As regular readers of this blog will know, if I’m not talking about leadership and branding, there’s a high chance I’m rambling on about my love of padel. I play padel three to four times a week and have started a podcast this year (The Joy of Padel). I’m an admitted addict. I wrote last year about the 5 reasons you will fall in love with padel. Here now is a list, with a hat tip to Rohit Bhargava (author of The Ten Non-Obvious Mega Trends and who’s been on my podcast) of ten less-than-obvious reasons why padel tennis is such a tremendous sport.

  1. Easy to play. For people of all ages and levels, it’s so easy to start and feel good about your accomplishments. Yet, it should be noted that it’s challenging — if not darn right difficult — to get good. And, in that, it’s also fun because you really can grow.
  2. Smaller dimensions. Over 80% of the play happens in about a 49m2 (7×7) space ranging up to 63m2, although the full padel court dimensions are 20m x 10m. This means it’s easier for the older or less mobile players to get around versus lawn tennis where maybe 80% of the play is within a 72m2 (9×8) to 80m2 space (i.e. >50% bigger), but that can range out to over 90m2 as in the Federer-Murray match (see below). This difference in size makes the court less daunting and the height of the net is more kid-friendly than lawn tennis.
  1. In padel, power can be countered (to a point) through guile and anticipation. In other words, power isn’t everything! This can allow some older and slower players to compete effectively with younger more powerful players.
  2. Joy. You tend to play padel with a smile. And 99% of the time, you finish with a banana-sized smile. That’s to say it’s just fun to play. It’s exercise without thinking you’re working. Unlike tennis that can be slog.
  3. Surrounded by walls. Thanks to the walls, it’s easy to keep the balls within reach after the end of the point. There’s no traipsing around the court to pick up the balls because the walls keep the balls from travelling far. As a result, for about 80% of the time you’re on the court, you’re actually playing points because the ball’s never far. Granted, when you play with good players, they can bounce the ball out of the court (por tres or por quatro). But, when you play with good players, the points will often last longer (…up to a minute!), so, it’s usually a welcome respite to go fetch the ball.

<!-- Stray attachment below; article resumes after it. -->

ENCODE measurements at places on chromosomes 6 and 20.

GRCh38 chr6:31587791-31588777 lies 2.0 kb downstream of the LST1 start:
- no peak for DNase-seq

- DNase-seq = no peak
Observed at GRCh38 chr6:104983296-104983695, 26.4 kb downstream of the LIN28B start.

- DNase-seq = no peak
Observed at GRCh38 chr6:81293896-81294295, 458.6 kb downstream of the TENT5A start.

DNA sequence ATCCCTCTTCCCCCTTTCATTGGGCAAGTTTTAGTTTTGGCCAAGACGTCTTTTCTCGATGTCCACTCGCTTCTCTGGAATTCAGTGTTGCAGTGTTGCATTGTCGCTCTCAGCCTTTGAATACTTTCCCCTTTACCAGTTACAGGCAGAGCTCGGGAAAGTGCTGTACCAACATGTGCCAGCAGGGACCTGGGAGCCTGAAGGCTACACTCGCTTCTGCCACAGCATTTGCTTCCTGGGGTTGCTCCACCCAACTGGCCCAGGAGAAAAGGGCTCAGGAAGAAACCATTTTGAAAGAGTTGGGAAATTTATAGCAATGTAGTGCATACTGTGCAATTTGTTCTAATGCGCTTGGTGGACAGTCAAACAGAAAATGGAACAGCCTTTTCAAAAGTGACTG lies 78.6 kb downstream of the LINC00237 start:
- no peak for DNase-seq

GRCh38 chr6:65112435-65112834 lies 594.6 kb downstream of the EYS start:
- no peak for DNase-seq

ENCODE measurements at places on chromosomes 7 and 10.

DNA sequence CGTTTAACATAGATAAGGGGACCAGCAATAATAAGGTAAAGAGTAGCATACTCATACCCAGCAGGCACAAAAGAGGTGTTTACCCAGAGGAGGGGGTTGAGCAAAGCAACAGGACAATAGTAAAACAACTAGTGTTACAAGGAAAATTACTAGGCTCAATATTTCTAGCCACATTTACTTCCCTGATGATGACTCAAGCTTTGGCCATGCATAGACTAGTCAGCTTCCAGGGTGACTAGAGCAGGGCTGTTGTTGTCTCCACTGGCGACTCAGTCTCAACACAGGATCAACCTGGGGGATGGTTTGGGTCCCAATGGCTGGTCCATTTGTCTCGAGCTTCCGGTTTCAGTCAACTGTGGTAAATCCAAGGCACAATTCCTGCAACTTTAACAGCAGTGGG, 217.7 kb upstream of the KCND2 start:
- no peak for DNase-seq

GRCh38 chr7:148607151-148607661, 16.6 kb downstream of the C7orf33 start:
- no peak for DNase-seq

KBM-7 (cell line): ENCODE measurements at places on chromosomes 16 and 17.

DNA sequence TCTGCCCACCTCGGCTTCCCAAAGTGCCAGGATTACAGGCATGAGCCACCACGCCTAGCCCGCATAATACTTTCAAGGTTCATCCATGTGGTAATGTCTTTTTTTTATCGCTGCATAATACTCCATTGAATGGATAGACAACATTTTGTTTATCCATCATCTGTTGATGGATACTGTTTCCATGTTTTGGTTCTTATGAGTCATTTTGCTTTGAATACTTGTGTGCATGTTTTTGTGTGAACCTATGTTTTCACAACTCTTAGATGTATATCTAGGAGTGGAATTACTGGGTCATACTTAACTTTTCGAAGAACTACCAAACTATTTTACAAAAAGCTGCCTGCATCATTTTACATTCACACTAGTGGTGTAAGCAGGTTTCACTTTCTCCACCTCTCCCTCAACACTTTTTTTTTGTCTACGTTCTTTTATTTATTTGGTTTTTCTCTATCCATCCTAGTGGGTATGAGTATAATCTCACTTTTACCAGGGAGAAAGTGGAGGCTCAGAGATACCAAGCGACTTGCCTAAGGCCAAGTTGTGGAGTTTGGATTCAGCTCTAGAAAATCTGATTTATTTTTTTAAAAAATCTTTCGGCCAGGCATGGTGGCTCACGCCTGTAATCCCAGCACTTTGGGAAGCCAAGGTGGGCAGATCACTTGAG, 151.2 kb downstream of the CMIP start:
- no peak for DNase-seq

4. Small bat. The bat (aka racquet), which is roughly 46cm x 10cm x 4cm) fits in your carry-on suitcase, so it’s super convenient to travel with! Have padel, will travel I like to say.
  5. Social connection. While on the court, you connect with all the players. Because the court is small, it’s very easy to talk with one another during the game. Moreover, It’s even advised — if you want to get good — to talk DURING the point with your partner, not about the evening’s social plans, but where the opponents are! It’s not uncommon for all four players to discuss and celebrate exceptional points, regardless of who won the point.
  6. Left-handers* are a gift. Unlike the ‘sinister’ reputation of lefties, padel is VERY welcoming of left-handed players. The left-handed player always plays on the right and the right-handed partner on the left. Since roughly 3 out of 4 of the shots are down the guts (middle) of the court, that means it’s on both players’ forehands. Of course, it does occasionally happen that two lefties have to play with one another, but that’s oh-so-rare. Good left-handed players are a rare commodity. On the odd occasion, I see left-handers (typically beginners) playing on the left with the reason: I don’t return well with the backhand. That’s a rather silly reason, though. While the return is obviously an important shot, it concerns just 1 out of every 4 points (assuming every serve is to the wall). Smart players will pick up on this and serve to the backhand in any event (i.e. down the middle). And for 100% of all the points, including after the return by the left-hander is made when playing left, that team will be a disadvantage with both players facing the backhand down the middle. P.S. I note that as of August 2023, in the top 100 players on the tour, there were 17 left-handed men and 9 left-handed women pros (source)…. which would mean only on the men’s side is an above-average advantage based on the population being 8-12% left-handed on average.
  7. Plasticity of the brain. Padel requires re-wiring. If you’re curious and/or like a challenge, padel is a brain teaser, especially for those coming over from other racquet sports. Padel seems easy at the outset (see point 1), but it is actually very different in the details from lawn tennis, squash, badminton or real tennis, etc. So, hardened tennis players who, granted, have great hand-eye coordination and an advantage at the net, will need to unlearn some of their habits, like half-volleying or worse, volleying, from the baseline, going for the kill on every ball or the big smash on every lob… Even for squash players, the corners and walls play differently.
  8. Holidays. The game is a delight when played in warmer climates, so it’s a natural holiday destination. Countries like Spain, Italy, and Portugal have a robust number of padel clubs and courts. The Middle East (Dubai, Kuwait, Qatar…) has a burgeoning padel presence. And in the winter, you can always go to the southern hemisphere: Argentina, Brazil, Uruguay, Chile. Failing that, you’ve got a lot of covered courts in the inviting Scandinavian countries.

From a club’s perspective, there are also a number of great reasons to install padel courts. But that’s for another post. If you’ve got other non-obvious reasons for loving padel, please do share!

*As I have two left-handed kids, I might be biased!

Pin It on Pinterest